Harvard, Guangzhou Institute nab $115M for fight against COVID-19

coronavirus
The COVID-19 coronavirus has now infected more than 80,000 people worldwide. (Pixabay)

Harvard University scientists are teaming up with the Guangzhou Institute of Respiratory Disease with a $115 million boost from the China Evergrande Group.

The five-year research collaboration aims to find new therapies against the novel coronavirus, with the U.S. efforts being led by Harvard Medical School and the Harvard T.H. Chan School of Public Health and the medical school acting as a centralizing hub that will bring together biotechs and life science researchers to focus on the problem.

The Chinese efforts, meanwhile, will be led by the Guangzhou Institute and Zhong Nanshan, a pulmonologist and epidemiologist who heads up the Chinese 2019-nCoV Expert Taskforce and is director-general of the China State Key Laboratory of Respiratory Diseases.

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The two groups will share the $115 million from the China Evergrande Group, a residential property developer in China.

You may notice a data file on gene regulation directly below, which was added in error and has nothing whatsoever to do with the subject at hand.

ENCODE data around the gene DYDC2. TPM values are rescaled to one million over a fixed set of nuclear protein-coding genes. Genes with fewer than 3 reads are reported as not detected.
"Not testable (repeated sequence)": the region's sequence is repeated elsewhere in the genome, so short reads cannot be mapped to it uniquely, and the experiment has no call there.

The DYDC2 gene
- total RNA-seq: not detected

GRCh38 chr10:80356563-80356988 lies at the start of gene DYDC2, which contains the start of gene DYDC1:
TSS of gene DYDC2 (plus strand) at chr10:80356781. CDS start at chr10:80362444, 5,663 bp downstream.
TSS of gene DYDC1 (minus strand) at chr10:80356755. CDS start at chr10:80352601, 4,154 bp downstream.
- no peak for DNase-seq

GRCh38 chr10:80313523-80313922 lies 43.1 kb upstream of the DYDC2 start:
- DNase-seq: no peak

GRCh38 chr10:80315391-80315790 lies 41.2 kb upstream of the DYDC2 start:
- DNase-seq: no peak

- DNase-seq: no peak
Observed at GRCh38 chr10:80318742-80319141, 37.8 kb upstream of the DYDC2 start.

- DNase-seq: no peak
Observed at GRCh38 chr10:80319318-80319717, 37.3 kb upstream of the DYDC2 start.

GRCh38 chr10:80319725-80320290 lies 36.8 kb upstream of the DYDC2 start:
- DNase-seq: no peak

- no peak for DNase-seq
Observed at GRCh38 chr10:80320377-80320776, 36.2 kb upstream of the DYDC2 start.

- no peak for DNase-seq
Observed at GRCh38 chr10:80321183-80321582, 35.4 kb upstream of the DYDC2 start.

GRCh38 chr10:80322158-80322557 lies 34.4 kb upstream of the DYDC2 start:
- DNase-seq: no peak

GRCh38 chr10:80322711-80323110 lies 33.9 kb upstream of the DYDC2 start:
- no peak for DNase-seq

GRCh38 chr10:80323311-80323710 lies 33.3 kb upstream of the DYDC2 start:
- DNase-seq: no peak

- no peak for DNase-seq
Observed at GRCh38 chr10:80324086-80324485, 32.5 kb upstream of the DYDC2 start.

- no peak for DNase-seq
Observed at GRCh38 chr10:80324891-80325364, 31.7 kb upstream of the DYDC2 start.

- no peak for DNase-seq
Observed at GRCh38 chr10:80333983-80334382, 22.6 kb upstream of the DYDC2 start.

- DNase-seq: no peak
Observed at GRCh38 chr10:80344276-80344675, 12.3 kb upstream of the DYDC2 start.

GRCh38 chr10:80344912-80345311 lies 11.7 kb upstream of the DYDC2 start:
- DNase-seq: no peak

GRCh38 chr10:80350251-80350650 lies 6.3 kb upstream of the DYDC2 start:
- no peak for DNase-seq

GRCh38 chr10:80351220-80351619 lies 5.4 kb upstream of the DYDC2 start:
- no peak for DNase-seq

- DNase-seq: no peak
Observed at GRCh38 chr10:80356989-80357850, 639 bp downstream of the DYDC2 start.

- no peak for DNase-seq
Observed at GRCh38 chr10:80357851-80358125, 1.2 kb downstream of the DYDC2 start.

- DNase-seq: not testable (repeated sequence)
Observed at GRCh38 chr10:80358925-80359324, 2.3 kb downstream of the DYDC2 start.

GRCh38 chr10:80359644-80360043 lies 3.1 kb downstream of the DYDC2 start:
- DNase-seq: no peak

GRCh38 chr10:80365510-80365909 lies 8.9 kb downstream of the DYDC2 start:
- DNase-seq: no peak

“We are confident that the collaboration of Harvard and Guangzhou Institute of Respiratory Disease will contribute valuable discoveries to this worldwide effort,” said Harvard University President Larry Bacow.

“We are grateful for Evergrande’s leadership and generosity in facilitating this collaboration and for all the scientists and clinicians rising to the call of action in combating this emerging threat to global well-being.”

Full details are yet to be shared, but, according to the collab, the goal is to better understand the basic biology of the virus in order to detect and kill/prevent it. The focus is on therapeutics, diagnostics and prophylaxis.

This comes as a growing number of biotech companies, from GlaxoSmithKline, Gilead Sciences and Eli Lilly to Moderna, are ramping up efforts with other global firms and government agencies to try to stop the spread of the virus.

The number of cases globally has this week surpassed 80,000, with around a 2% death rate, although exact figures are still difficult to fully tease out.

Over the past week, however, infection rates have shot up, with South Korea, Italy and Iran now scrambling to stop a greater spread after major spikes in these regions over the weekend.

Japan is also warning against a similar, rapid spread as shares slumped in the country, with a similar downturn for shares hitting Wall Street and London.

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